Cold Hollow to Canada’s Wild Path’s Tracking Project

In 2012 Cold Hollow to Canada launched a program to get citizens involved in identifying wildlife crossings in their area. The program was based on an identical program originally put in place by the Salisbury Conservation Commission in Salisbury, Vermont. Cold Hollow to Canada heard about this program through a presentation given by Jim Andrews and decided to initiate a similar wildlife crossing program in the seven Vermont towns within their Northern Forest project area.

The Wild Path’s Tracking project itself promotes citizen science and the involvement of citizens in conservation. Interested citizens from the area can attend three half-day workshops where they are presented with wildlife tracks and are taught how to identify the species that the tracks belong to. After the citizen completes all three of these workshops, he or she is then asked to monitor a specific wildlife crossing or transect in his or her area. The data from this monitoring can then be entered into the program’s online database by the citizen who collected it.

This online database provides data on the location of wildlife crossings and the wildlife species that are either inhabiting or traveling through the area. Additionally, as the citizens involved with the program collect data, volunteers from Cold Hollow to Canada follow-up on their work periodically to ensure that they are collecting their allotted data accurately. Ultimately, this project is working towards the ultimate conservation goal of compiling a database of wildlife crossing data that can be used for future management decisions.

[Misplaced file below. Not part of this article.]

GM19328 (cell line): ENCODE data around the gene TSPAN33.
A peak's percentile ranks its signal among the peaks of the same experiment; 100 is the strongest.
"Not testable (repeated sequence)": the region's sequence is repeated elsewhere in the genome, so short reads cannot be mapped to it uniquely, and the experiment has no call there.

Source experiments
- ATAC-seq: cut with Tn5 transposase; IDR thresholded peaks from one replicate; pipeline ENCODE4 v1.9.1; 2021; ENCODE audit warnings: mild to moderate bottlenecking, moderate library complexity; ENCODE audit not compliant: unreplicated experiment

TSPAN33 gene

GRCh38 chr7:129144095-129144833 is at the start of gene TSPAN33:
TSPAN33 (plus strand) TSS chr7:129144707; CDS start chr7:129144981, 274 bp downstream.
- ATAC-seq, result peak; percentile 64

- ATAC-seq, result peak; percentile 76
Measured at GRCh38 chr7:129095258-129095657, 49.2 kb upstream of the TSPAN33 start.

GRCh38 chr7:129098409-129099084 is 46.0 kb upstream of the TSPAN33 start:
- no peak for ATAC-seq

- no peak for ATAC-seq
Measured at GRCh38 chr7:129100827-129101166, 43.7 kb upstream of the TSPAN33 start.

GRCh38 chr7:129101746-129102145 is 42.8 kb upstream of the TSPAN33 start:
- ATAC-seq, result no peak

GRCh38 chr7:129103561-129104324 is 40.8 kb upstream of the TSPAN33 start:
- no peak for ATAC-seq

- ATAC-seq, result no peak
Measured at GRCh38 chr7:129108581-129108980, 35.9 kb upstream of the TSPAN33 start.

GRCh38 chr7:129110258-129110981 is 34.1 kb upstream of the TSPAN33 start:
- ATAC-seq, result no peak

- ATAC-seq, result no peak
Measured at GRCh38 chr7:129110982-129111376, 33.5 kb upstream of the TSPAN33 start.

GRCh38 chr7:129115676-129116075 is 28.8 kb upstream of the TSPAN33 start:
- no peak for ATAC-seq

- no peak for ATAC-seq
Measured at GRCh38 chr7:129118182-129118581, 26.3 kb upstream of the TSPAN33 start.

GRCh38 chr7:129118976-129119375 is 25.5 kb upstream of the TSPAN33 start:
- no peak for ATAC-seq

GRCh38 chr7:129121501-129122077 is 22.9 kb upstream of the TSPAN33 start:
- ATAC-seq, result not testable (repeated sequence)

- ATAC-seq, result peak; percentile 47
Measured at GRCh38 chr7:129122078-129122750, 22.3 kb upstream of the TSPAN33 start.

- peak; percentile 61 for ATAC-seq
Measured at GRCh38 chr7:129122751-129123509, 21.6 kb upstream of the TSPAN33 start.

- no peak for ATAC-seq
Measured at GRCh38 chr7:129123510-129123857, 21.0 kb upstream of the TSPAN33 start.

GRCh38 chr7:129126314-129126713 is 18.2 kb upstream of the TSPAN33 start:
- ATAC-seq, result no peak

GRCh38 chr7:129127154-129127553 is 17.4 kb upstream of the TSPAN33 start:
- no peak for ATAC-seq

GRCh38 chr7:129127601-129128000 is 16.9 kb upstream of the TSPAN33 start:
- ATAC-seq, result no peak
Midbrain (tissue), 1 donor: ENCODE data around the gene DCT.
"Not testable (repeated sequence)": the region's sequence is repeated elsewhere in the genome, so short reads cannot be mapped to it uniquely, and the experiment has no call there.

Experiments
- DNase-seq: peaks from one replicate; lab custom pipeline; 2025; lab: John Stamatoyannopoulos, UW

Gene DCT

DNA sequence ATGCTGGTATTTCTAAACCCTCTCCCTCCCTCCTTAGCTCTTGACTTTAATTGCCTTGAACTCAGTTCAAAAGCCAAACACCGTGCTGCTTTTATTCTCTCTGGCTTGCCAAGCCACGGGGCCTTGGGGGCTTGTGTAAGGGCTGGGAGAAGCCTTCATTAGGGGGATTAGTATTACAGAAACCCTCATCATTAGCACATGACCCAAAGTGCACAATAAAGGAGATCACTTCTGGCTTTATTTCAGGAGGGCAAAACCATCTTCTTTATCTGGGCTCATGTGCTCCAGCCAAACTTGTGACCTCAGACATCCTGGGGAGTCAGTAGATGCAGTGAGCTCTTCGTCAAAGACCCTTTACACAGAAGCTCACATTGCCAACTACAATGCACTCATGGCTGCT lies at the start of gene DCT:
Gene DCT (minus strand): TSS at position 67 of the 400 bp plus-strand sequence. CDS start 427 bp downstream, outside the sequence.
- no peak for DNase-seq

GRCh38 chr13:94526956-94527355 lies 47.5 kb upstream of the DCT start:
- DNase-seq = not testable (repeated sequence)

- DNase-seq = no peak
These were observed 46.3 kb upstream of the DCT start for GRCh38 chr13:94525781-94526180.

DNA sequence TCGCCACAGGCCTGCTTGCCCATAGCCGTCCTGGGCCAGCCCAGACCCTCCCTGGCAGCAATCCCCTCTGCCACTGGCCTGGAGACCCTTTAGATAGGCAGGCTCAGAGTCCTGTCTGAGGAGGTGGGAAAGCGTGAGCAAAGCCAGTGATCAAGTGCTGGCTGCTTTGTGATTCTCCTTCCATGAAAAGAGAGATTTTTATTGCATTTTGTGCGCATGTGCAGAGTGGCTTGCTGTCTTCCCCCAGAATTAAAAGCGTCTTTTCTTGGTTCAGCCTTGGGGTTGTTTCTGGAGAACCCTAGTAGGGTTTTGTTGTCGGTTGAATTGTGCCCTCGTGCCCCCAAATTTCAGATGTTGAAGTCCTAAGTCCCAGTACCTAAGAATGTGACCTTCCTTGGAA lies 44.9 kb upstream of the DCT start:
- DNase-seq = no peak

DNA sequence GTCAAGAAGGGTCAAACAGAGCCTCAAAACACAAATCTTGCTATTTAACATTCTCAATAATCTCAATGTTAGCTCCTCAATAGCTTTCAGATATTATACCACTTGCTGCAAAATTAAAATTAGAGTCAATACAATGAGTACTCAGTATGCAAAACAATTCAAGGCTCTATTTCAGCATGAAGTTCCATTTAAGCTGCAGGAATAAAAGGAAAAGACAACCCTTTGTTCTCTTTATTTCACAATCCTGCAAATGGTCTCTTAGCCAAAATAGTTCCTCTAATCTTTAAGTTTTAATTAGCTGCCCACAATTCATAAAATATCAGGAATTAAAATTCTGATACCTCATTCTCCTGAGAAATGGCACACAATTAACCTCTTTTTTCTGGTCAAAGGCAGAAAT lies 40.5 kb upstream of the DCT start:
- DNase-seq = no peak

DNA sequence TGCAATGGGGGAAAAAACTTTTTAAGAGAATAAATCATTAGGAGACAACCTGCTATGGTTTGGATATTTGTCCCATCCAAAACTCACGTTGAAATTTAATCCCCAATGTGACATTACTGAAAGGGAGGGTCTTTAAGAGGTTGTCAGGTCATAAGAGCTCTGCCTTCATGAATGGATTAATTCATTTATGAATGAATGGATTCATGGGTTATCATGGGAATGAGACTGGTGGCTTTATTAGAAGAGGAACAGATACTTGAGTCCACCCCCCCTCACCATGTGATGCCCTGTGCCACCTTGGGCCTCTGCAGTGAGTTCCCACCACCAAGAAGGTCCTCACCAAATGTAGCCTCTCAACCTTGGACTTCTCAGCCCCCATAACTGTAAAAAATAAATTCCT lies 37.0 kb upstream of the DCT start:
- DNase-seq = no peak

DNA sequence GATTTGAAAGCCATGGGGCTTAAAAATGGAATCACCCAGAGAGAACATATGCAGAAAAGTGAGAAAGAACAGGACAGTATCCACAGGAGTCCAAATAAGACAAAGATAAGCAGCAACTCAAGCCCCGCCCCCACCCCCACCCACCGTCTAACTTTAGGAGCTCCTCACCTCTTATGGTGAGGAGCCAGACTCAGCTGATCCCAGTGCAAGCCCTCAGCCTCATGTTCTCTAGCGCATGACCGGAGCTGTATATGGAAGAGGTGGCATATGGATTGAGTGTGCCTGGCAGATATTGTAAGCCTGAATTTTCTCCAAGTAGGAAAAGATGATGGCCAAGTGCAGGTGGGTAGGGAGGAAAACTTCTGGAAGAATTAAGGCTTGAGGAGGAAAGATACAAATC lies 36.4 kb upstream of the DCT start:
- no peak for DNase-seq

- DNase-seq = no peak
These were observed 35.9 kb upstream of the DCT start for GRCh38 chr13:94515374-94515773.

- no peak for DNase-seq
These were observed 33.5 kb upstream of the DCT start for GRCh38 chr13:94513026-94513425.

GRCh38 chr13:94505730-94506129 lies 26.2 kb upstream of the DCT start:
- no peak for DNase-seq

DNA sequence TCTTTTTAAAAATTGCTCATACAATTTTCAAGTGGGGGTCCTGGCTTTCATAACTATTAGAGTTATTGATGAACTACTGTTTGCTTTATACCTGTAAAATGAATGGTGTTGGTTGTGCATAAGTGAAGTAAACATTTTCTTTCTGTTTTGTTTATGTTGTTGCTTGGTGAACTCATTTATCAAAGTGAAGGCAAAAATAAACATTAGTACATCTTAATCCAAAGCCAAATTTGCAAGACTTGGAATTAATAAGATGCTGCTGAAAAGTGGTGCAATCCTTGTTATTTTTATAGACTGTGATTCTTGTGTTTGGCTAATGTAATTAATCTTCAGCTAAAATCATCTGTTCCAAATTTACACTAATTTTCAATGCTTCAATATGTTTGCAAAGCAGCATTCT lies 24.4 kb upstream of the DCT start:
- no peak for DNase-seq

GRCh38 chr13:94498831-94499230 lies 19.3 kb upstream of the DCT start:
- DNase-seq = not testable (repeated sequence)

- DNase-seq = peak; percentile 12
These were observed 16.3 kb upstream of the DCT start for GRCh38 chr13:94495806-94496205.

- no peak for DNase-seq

Project Contact: Charlie Hancock
Project Contact Email:
Project Lifespan: 2012-present
Bakersfield, Belvidere, Enosburg, Fletcher, Montgomery, Northfield, Waterville
Regional Planning Commision: None
citizen_science, outreach, walks_and_talks, wildlife
Project Accomplishments:

The Wild Path’s Tracking program provides a way to get people outside and into nature. Additionally, the collection and compilation of wildlife tracks found in the area may help inform future conservation in relation to wildlife crossings and local species.

Project Partners:

Cold Hollow to Canada
Salisbury Conservation Commission
Arrowwood Environmental
Staying Connected Initiative

Critical to Success:

The Wild Path’s Tracking program would not be useful without the web database. Therefore, the time and effort put into designing the web database was extremely critical to the program’s success. Additionally, the continued engagement and interest of the citizens that were previously trained along with new and incoming citizens are necessary to keep the program going successfully.


The Wild Path’s Tracking program has encountered many challenges while trying to keep the project ongoing and useful. Maintaining motivation for citizens involved in the project is a huge challenge due to the fact that all graduates from the tracking course are responsible for collecting data on certain transects. Therefore, if the citizens do not complete their allotted transects and submit their data to the online database, gaps in the data may occur. Additionally, the follow-up portion of the program has proved to be increasingly difficult. Volunteers from Cold Hollows to Canada have found that they are lacking the amount of time necessary to schedule and visit with citizens that have previously undergone the track training workshops. Many citizens have lost engagement with the program and have not been motivated to collect their datasets because of this challenge.